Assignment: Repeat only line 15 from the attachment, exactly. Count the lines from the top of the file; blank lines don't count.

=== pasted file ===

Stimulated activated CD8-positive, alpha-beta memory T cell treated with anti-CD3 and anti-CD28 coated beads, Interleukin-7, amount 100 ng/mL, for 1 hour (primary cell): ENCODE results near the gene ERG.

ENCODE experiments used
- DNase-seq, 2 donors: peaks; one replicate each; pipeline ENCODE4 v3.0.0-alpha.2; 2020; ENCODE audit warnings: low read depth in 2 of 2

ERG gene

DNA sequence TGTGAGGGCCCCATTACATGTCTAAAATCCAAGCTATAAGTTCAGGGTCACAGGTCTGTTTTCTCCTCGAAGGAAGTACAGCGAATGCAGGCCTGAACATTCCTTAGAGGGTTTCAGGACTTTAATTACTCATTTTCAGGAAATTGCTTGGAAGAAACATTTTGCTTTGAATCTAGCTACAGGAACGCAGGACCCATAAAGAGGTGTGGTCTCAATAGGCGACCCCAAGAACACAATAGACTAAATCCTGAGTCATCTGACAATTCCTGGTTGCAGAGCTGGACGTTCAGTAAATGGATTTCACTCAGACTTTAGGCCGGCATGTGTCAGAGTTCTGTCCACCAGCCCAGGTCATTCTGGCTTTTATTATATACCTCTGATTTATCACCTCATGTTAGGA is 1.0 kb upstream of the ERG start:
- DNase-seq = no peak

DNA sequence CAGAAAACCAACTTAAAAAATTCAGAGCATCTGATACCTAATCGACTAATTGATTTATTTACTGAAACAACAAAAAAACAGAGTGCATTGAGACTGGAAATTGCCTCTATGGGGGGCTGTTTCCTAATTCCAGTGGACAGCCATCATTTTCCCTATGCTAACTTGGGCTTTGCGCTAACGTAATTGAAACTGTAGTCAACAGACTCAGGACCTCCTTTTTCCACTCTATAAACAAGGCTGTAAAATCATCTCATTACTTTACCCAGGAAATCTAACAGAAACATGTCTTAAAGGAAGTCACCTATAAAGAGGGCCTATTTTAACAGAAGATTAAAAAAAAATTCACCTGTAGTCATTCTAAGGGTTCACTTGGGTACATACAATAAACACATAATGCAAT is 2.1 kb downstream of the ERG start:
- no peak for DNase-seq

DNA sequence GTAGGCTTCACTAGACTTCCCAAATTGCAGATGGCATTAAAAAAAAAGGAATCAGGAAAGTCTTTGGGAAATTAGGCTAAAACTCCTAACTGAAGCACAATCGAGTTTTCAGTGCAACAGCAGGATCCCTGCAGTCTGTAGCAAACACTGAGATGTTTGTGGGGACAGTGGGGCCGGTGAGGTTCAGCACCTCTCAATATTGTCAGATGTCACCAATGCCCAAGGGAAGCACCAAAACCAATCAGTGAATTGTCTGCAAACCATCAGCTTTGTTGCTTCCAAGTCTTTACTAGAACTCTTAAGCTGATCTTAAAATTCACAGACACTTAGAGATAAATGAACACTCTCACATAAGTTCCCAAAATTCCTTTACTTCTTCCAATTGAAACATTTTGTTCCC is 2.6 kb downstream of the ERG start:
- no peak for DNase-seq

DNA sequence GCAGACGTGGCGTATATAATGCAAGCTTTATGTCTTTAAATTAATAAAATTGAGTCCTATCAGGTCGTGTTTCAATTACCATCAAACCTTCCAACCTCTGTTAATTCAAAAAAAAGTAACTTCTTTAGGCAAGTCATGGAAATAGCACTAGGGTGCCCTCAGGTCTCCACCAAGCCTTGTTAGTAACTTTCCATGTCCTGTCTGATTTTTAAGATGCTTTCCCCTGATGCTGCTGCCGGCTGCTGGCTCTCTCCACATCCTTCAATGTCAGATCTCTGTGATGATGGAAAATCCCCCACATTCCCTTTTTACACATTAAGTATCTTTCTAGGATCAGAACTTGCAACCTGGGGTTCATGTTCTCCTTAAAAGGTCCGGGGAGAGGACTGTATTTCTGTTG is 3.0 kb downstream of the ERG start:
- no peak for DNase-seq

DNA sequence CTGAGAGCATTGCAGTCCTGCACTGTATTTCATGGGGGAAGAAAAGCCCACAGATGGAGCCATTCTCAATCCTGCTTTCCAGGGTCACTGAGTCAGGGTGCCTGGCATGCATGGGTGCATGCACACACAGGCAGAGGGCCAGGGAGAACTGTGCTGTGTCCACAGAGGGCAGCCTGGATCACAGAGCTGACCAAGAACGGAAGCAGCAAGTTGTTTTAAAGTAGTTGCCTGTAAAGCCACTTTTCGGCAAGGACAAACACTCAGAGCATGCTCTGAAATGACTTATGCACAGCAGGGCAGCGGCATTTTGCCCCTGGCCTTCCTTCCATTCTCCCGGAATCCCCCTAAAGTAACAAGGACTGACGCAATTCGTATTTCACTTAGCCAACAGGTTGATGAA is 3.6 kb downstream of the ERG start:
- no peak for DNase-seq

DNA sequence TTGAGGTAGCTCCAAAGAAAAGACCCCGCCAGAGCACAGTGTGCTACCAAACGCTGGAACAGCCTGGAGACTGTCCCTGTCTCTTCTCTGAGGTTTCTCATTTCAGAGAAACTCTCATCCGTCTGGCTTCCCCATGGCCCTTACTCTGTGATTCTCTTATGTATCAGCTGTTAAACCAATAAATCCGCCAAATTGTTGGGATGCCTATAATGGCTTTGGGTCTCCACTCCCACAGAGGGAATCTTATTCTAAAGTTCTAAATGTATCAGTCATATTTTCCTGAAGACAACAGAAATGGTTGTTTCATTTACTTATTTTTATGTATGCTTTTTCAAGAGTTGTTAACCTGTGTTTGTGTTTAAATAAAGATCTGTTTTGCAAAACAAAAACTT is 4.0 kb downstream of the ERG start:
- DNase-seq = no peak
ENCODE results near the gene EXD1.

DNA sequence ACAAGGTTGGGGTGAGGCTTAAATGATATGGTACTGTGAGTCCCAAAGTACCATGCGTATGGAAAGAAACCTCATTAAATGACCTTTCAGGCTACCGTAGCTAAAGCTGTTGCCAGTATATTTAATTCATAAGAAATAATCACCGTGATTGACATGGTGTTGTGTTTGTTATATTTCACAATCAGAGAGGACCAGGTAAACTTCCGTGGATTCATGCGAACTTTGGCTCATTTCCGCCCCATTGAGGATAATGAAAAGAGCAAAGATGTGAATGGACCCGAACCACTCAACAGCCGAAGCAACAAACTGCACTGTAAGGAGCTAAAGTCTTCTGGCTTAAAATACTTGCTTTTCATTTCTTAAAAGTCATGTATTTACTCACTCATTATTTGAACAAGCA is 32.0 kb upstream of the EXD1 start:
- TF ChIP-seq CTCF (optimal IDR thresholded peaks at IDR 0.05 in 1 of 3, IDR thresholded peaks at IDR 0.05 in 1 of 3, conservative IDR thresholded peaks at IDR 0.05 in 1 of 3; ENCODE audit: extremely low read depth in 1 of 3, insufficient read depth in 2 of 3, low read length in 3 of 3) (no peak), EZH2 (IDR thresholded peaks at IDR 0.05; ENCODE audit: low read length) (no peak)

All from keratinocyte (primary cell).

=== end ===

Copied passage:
DNA sequence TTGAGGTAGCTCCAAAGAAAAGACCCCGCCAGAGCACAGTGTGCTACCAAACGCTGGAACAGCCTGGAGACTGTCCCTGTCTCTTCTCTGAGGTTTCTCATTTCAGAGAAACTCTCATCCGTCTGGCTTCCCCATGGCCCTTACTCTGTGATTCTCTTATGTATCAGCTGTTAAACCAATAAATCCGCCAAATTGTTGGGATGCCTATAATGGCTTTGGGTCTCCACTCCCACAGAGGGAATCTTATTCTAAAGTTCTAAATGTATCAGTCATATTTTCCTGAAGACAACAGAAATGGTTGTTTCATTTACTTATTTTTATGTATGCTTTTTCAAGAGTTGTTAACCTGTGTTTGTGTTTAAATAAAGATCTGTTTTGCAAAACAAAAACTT is 4.0 kb downstream of the ERG start: